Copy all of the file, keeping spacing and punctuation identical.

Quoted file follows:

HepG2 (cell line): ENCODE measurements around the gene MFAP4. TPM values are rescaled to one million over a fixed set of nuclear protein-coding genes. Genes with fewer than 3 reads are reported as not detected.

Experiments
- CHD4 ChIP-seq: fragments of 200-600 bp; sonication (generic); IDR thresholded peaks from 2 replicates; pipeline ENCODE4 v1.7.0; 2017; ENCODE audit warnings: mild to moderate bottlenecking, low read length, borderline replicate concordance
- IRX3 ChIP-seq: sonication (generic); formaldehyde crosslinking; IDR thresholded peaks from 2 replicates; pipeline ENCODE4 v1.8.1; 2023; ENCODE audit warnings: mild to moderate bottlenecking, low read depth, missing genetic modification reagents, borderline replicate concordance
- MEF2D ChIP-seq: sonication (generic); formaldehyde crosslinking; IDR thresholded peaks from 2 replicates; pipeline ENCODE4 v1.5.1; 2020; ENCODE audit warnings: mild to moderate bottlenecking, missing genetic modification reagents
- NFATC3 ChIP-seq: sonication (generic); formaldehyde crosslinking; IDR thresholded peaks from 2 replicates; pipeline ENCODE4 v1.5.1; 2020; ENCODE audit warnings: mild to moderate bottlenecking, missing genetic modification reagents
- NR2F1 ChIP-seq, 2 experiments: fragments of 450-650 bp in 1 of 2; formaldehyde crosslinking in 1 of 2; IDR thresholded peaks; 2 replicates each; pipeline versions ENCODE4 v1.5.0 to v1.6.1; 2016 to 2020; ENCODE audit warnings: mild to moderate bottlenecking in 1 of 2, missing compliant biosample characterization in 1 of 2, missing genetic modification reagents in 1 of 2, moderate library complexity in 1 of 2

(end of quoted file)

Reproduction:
HepG2 (cell line): ENCODE measurements around the gene MFAP4. TPM values are rescaled to one million over a fixed set of nuclear protein-coding genes. Genes with fewer than 3 reads are reported as not detected.

Experiments
- CHD4 ChIP-seq: fragments of 200-600 bp; sonication (generic); IDR thresholded peaks from 2 replicates; pipeline ENCODE4 v1.7.0; 2017; ENCODE audit warnings: mild to moderate bottlenecking, low read length, borderline replicate concordance
- IRX3 ChIP-seq: sonication (generic); formaldehyde crosslinking; IDR thresholded peaks from 2 replicates; pipeline ENCODE4 v1.8.1; 2023; ENCODE audit warnings: mild to moderate bottlenecking, low read depth, missing genetic modification reagents, borderline replicate concordance
- MEF2D ChIP-seq: sonication (generic); formaldehyde crosslinking; IDR thresholded peaks from 2 replicates; pipeline ENCODE4 v1.5.1; 2020; ENCODE audit warnings: mild to moderate bottlenecking, missing genetic modification reagents
- NFATC3 ChIP-seq: sonication (generic); formaldehyde crosslinking; IDR thresholded peaks from 2 replicates; pipeline ENCODE4 v1.5.1; 2020; ENCODE audit warnings: mild to moderate bottlenecking, missing genetic modification reagents
- NR2F1 ChIP-seq, 2 experiments: fragments of 450-650 bp in 1 of 2; formaldehyde crosslinking in 1 of 2; IDR thresholded peaks; 2 replicates each; pipeline versions ENCODE4 v1.5.0 to v1.6.1; 2016 to 2020; ENCODE audit warnings: mild to moderate bottlenecking in 1 of 2, missing compliant biosample characterization in 1 of 2, missing genetic modification reagents in 1 of 2, moderate library complexity in 1 of 2